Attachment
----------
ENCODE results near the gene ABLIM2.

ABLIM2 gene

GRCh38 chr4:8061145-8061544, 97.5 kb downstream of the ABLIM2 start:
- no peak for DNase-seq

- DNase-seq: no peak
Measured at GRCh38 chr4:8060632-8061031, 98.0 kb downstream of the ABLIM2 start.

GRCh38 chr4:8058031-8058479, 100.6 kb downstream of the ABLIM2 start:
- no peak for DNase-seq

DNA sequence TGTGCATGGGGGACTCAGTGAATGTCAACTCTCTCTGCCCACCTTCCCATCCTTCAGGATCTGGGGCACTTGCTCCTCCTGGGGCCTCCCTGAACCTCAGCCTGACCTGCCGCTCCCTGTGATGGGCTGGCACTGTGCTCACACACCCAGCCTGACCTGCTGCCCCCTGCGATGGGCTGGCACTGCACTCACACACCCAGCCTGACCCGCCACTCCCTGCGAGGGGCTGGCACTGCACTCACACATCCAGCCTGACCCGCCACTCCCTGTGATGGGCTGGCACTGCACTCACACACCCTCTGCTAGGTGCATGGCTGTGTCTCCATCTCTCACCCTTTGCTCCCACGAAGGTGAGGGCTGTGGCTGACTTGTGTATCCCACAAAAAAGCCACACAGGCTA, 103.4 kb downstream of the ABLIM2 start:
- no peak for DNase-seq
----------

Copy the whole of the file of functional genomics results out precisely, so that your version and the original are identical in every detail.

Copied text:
ENCODE results near the gene ABLIM2.

ABLIM2 gene

GRCh38 chr4:8061145-8061544, 97.5 kb downstream of the ABLIM2 start:
- no peak for DNase-seq

- DNase-seq: no peak
Measured at GRCh38 chr4:8060632-8061031, 98.0 kb downstream of the ABLIM2 start.

GRCh38 chr4:8058031-8058479, 100.6 kb downstream of the ABLIM2 start:
- no peak for DNase-seq

DNA sequence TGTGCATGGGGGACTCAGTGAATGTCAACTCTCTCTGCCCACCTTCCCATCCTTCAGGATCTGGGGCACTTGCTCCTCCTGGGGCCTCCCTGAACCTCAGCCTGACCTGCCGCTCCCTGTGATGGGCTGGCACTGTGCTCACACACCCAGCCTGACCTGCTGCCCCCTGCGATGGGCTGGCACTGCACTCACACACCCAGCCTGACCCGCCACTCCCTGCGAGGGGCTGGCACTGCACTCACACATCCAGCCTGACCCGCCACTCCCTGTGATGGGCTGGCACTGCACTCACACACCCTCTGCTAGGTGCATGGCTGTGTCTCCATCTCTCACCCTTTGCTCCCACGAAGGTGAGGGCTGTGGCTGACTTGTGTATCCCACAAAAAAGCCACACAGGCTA, 103.4 kb downstream of the ABLIM2 start:
- no peak for DNase-seq